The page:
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Unformatted text preview: Important Point: Each Species is Unique Chapter 4:
Growth Pure-Culture Basics Sterile = completely free of microbes. Bacteria are incredibly diverse, but...
Each bacterial species can grow in only a limited
set of environments.
Each bacterial species can grow only if
presented with the right nutrients/conditions.
In addition, bacteria produce characteristic byproducts (e.g., waste products).
We can take advantage of these growth
characteristics to identify bacteria phenotypically.
To do these identifications we first have to get
organisms in Pure Culture.
Unfortunately, only about 1% of microorganisms
currently can be grown in pure culture. (mostly) Isolated Colonies Aseptic Technique = procedures that minimize
unintentional introduction of microorganisms to
media (cultures) or from cultures to surrounding
Solid media is usually employed to obtain pure
Agar is usually employed to make solid media.
Agar melts at 95°C and solidifies below 45°C.
Colony = pile of cells descended from single cell (or
clump of cells).
Petri Dish = container to which agar is added to
obtain pure culture.
Agar Plate (plate) = agar-containing petri dish. 1 Optimum Growth Temperature The interval,
division to division,
is called the
Note that not all
daughter cells fully
streptococci, etc. Growth
optimum. Storing Pure Cultures Stored pure cultures are often called “Stock
Stock cultures often are stored as/using:
Frozen in glycerol solution
Lyophilized = freeze drying
On agar slants
As stabs Environmental Factors Binary Fission This is how most
cell division (how
they replicate). Temperature Ranges Streak-Plate Method Max due to
Min due to
problems. 2 Important for
spoilage. Oxygen Requirements: The Shake Tube Important source of
(e.g., Taq polymerase or
enzymes). Oxygen Requirements: The Shake Tube Note maximum growth
nearer to surface
(where oxygen is
plentiful; this is not
shown well in image). I.e., organisms adapted
to growth at body
temperature. Mesophiles Psychotrophs
Thermophiles Most human
mesophiles. Aerotolerant Anaerobe!
Don’t worry about
enzyme names. Just
recall “O2 (product)
detoxification”. Medically Important Examples Pseudomonas spp.
aerobes. E.g., Clostridium spp.
such as C. botulinum.
Enterics such as Escherichia coli
are facultative anaerobes 3 Plasmolysis Food preservation: jams, jellies, bacon, anchovies, etc. Energy & Carbon Source Types Terms for Nutrient Needs Water Availability Heterotrophs = require organic carbon (e.g.,
Autotrophs convert CO2 to organic carbon.
Carbon fixation = conversion of CO2 to organic
Nitrogen fixation = conversion of N2 to non-gaseous
form (i.e., ammonia).
Growth factors = small organic molecules (e.g.,
vitamins, amino acids) that must be provided for
growth (some bacteria require no “exogenous” “growth
E.g., Neisseria spp. can require 40 growth factors to
grow. We would describe such a bacterium as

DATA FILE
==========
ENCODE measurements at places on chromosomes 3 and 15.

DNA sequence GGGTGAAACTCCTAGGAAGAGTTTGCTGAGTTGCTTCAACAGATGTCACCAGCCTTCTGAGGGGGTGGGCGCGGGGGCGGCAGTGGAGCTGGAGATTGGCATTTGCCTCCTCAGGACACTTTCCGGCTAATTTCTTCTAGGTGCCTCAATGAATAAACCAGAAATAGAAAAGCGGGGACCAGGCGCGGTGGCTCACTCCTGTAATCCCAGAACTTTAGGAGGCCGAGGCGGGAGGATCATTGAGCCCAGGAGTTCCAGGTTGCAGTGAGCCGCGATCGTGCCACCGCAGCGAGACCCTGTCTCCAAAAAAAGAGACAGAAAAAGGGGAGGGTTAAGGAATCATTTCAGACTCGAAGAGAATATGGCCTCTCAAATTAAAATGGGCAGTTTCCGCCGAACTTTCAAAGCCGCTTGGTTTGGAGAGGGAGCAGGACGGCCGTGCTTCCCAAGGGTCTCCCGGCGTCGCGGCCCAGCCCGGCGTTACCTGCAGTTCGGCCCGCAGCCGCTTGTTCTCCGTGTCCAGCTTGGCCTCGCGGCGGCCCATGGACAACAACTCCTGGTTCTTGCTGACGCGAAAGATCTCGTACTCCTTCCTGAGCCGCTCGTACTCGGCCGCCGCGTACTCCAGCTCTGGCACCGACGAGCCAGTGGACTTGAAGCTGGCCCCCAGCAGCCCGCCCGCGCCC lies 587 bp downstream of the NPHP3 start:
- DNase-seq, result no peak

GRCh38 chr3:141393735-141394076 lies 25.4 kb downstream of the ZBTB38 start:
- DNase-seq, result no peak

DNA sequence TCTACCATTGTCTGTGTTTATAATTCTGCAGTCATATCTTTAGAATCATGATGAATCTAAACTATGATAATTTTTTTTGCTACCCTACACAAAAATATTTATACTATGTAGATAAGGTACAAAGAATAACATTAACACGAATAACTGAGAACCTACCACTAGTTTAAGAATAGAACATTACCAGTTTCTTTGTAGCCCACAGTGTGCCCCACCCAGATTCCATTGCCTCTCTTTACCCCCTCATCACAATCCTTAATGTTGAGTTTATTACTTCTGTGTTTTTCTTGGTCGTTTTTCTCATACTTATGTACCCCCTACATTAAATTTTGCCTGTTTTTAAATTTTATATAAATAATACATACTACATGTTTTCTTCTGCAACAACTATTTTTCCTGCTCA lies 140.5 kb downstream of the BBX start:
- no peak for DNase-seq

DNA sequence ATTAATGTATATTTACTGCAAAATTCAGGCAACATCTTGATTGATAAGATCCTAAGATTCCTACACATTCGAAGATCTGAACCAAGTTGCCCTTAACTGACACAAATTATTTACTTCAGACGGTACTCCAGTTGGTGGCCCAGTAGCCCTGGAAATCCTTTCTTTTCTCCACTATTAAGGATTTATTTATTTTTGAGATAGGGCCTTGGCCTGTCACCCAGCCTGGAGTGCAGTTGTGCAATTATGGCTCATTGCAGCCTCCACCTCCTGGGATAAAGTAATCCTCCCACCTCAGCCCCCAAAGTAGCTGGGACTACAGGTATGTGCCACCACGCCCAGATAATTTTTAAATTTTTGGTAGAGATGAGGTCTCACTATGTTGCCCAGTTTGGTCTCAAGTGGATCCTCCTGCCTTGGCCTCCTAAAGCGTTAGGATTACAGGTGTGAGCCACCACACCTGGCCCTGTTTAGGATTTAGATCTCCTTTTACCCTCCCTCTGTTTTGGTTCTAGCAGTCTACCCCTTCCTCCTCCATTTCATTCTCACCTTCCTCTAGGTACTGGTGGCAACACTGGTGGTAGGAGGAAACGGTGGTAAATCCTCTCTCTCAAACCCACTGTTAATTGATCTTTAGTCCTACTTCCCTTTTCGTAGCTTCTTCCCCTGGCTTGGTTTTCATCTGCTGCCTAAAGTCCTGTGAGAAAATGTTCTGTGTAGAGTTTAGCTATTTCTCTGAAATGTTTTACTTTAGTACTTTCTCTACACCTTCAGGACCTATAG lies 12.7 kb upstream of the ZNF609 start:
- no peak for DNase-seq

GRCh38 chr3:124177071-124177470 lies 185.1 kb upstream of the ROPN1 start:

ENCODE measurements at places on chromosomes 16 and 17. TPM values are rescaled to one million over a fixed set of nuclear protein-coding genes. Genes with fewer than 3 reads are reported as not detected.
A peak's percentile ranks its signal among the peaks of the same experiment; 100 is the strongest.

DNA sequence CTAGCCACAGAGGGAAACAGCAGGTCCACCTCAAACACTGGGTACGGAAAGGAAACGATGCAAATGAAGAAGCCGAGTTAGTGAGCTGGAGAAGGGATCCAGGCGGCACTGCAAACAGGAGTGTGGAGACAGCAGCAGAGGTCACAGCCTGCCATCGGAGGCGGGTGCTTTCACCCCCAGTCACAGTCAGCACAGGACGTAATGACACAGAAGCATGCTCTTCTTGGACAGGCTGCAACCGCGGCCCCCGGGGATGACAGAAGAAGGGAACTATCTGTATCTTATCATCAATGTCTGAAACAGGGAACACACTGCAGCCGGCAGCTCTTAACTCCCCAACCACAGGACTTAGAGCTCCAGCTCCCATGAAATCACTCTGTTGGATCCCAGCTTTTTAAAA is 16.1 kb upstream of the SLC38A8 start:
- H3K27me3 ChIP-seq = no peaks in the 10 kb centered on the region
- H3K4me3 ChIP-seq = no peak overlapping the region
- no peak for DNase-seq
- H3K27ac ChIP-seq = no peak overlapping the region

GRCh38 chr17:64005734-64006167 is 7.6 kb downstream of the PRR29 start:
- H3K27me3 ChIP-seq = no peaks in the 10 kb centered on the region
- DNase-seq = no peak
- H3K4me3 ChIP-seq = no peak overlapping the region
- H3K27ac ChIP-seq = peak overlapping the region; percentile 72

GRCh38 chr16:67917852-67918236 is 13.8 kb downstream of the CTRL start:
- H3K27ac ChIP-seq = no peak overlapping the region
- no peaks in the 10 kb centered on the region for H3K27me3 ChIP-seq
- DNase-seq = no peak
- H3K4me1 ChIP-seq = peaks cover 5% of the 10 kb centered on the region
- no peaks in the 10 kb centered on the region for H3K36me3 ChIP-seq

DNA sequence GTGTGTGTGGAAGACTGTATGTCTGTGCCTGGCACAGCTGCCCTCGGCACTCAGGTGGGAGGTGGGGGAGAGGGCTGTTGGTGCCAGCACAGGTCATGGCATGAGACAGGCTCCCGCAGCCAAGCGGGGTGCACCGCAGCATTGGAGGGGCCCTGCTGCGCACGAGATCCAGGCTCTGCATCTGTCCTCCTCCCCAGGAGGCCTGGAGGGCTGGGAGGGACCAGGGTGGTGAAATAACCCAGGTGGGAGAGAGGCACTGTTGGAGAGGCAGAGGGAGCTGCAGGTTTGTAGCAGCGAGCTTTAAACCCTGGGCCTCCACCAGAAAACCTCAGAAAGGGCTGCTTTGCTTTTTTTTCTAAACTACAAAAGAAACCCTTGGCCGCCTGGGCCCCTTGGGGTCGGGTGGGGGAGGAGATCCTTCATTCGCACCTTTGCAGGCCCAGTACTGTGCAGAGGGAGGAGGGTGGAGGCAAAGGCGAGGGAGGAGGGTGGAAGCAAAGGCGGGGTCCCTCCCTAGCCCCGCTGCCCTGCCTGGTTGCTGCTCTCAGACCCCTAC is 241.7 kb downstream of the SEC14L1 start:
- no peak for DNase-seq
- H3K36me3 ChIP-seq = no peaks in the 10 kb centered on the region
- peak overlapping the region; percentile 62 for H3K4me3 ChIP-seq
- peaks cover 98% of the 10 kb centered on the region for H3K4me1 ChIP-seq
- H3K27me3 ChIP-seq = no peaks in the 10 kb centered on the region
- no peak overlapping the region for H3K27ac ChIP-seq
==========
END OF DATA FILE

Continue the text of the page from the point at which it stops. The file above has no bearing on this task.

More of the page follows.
E. coli requires no growth factors. We would describe
such a bacterium as non-fastidious. Culture Media Types
Peptone = predigested protein “Chemoheterotroph” is
good enough for now. “Chemoautotroph”
is good enough for
now. Chemoheterotrophs differ in the number (and types) of organic
compounds they can use. Some Pseudomonas species can utilize 80
different compounds. Other bacteria are limited to as little as only a
single organic compound type. Culture Media Types Enrichment Culture
Means of isolating rare
organisms with specific
populations. Note that, confusingly, many media are both
selective and differential, e.g., MacConkey agar. 4 Direct Microscopic Count Direct Microscopic Count
Requires relatively high
bacterial densities. Viable Counts: Plate Counts Viable Counts: Plate Counts Usually can’t distinguish
living cells from dead cells. Note the
of colonyforming units
replicating. Serial Dilutions Most Probable Number (MPN) Note
Dilution. These are gas-filled
tubes, an indication
of bacterial growth
that ~half of tubes
that dilution ≈
density. 5 Most Probable Number (MPN) Growth Curve Useful particularly
won’t grow on/in
agar media. Durham tube. Growth Curve
Death rate =
Birth rate. Phase of Prolonged Decline Constant per-capita death
rate (exponential). Division at constant rate
(exponential). Biofilms are polysaccharide-encased bacterial
communities attached to environmental surfaces. Chemostats are a
means of keeping
a culture in log
phase indefinitely. Biofilms Continuous Culture, Chemostat Time of gearing up for
division following change
in culture conditions. Biofilms include slippery rocks (in aquatic
environments), slime coating sink drains, yuck
yucking up what was once your clean toilet bowl,
tarter on your teeth, etc.
“It is estimated that 65% of human bacterial
infections involve biofilms.”
“Biofilms are particularly troublesome because
they protect organisms against harmful
chemicals such as disinfectants” and antibiotics.
They can accumulate on non-sterile medical devices
kept in contact with patients over relatively long
periods, e.g., on catheters. 6 Chapter 6 Notes Don’t worry too much about the
details of Glycolysis, Cellular
Respiration, or Photosynthesis
These topics are covered on pp.
144-151 and pp. 156-163.
Note, however, that we will cover
Glycolysis and Cellular Respiration
in class at least from the
perspectives of the importance of
NAD+ regeneration. Link to Next Presentation 7 Oxygen Requirements: The Shake Tube 4 Culture Media Types
Peptone = predigested protein
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- Spring '11